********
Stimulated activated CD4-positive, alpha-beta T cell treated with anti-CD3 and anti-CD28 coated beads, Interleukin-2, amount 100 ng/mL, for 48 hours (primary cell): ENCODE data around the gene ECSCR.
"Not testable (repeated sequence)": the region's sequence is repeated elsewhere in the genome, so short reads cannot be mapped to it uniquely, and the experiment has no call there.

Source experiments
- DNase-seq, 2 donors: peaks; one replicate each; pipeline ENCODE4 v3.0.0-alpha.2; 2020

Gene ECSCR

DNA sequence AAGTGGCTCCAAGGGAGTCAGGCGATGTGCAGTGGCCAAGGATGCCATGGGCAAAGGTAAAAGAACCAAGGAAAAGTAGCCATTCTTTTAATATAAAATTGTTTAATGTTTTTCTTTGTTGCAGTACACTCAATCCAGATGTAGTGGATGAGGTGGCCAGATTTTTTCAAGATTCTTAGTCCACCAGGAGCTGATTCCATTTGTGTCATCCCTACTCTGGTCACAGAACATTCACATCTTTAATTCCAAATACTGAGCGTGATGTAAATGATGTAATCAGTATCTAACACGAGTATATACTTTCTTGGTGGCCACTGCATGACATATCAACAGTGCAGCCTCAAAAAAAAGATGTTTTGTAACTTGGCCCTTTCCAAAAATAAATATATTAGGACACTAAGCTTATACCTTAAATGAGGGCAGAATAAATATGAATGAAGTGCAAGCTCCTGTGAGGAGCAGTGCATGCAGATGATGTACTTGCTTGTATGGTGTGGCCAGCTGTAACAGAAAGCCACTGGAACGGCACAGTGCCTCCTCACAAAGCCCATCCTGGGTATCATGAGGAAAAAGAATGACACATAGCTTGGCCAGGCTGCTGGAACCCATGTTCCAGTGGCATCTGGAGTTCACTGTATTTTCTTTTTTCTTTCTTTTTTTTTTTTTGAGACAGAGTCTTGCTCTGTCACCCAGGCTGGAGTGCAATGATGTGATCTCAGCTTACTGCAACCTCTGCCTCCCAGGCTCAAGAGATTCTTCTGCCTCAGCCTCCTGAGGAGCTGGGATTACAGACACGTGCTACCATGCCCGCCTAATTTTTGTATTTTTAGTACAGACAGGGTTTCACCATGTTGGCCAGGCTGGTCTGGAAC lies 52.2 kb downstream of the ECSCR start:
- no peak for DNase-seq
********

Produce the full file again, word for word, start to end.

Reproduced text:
Stimulated activated CD4-positive, alpha-beta T cell treated with anti-CD3 and anti-CD28 coated beads, Interleukin-2, amount 100 ng/mL, for 48 hours (primary cell): ENCODE data around the gene ECSCR.
"Not testable (repeated sequence)": the region's sequence is repeated elsewhere in the genome, so short reads cannot be mapped to it uniquely, and the experiment has no call there.

Source experiments
- DNase-seq, 2 donors: peaks; one replicate each; pipeline ENCODE4 v3.0.0-alpha.2; 2020

Gene ECSCR

DNA sequence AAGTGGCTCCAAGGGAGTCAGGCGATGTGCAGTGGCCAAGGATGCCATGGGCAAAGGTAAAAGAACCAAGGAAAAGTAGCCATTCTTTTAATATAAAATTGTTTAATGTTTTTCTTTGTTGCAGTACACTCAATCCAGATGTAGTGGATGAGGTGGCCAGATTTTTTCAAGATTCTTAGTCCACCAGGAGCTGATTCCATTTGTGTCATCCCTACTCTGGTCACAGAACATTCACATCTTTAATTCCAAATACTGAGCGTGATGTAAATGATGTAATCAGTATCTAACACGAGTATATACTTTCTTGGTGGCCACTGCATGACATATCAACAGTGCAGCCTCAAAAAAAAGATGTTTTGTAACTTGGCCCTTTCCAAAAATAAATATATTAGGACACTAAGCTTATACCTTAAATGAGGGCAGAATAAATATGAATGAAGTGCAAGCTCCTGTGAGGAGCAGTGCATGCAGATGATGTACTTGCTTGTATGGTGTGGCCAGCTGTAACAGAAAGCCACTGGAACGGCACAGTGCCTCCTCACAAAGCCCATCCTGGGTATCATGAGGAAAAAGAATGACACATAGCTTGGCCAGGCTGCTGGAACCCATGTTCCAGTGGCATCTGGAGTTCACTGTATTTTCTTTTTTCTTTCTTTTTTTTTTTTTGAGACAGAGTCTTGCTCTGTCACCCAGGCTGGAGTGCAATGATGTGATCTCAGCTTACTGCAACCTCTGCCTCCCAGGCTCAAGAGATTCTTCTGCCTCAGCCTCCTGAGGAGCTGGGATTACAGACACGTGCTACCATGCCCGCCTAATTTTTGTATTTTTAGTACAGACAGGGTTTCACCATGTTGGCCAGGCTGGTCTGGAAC lies 52.2 kb downstream of the ECSCR start:
- no peak for DNase-seq